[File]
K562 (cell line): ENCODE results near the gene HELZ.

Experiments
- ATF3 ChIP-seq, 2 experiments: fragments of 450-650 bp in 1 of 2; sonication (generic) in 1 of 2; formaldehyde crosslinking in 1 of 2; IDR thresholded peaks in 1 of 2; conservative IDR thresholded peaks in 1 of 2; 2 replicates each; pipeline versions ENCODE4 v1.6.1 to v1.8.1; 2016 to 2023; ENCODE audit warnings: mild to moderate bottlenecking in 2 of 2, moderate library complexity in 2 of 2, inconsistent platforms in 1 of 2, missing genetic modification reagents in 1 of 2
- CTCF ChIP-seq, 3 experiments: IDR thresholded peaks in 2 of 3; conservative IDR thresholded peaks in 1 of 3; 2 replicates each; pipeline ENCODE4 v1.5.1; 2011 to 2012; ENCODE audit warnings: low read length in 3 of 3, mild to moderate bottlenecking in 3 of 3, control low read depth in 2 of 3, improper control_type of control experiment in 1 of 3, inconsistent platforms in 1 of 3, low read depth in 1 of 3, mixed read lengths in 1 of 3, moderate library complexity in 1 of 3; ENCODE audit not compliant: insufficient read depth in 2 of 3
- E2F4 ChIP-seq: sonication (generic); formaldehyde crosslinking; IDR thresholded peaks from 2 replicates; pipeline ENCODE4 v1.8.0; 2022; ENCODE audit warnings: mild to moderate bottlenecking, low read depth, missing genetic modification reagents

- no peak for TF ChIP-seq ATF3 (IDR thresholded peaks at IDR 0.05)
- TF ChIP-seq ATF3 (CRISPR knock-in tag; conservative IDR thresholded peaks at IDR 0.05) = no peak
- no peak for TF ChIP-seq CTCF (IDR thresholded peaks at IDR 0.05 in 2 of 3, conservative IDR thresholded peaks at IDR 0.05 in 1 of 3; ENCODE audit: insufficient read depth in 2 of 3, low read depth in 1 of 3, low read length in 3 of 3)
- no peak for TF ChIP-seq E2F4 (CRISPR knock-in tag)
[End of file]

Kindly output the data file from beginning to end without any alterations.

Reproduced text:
K562 (cell line): ENCODE results near the gene HELZ.

Experiments
- ATF3 ChIP-seq, 2 experiments: fragments of 450-650 bp in 1 of 2; sonication (generic) in 1 of 2; formaldehyde crosslinking in 1 of 2; IDR thresholded peaks in 1 of 2; conservative IDR thresholded peaks in 1 of 2; 2 replicates each; pipeline versions ENCODE4 v1.6.1 to v1.8.1; 2016 to 2023; ENCODE audit warnings: mild to moderate bottlenecking in 2 of 2, moderate library complexity in 2 of 2, inconsistent platforms in 1 of 2, missing genetic modification reagents in 1 of 2
- CTCF ChIP-seq, 3 experiments: IDR thresholded peaks in 2 of 3; conservative IDR thresholded peaks in 1 of 3; 2 replicates each; pipeline ENCODE4 v1.5.1; 2011 to 2012; ENCODE audit warnings: low read length in 3 of 3, mild to moderate bottlenecking in 3 of 3, control low read depth in 2 of 3, improper control_type of control experiment in 1 of 3, inconsistent platforms in 1 of 3, low read depth in 1 of 3, mixed read lengths in 1 of 3, moderate library complexity in 1 of 3; ENCODE audit not compliant: insufficient read depth in 2 of 3
- E2F4 ChIP-seq: sonication (generic); formaldehyde crosslinking; IDR thresholded peaks from 2 replicates; pipeline ENCODE4 v1.8.0; 2022; ENCODE audit warnings: mild to moderate bottlenecking, low read depth, missing genetic modification reagents

- no peak for TF ChIP-seq ATF3 (IDR thresholded peaks at IDR 0.05)
- TF ChIP-seq ATF3 (CRISPR knock-in tag; conservative IDR thresholded peaks at IDR 0.05) = no peak
- no peak for TF ChIP-seq CTCF (IDR thresholded peaks at IDR 0.05 in 2 of 3, conservative IDR thresholded peaks at IDR 0.05 in 1 of 3; ENCODE audit: insufficient read depth in 2 of 3, low read depth in 1 of 3, low read length in 3 of 3)
- no peak for TF ChIP-seq E2F4 (CRISPR knock-in tag)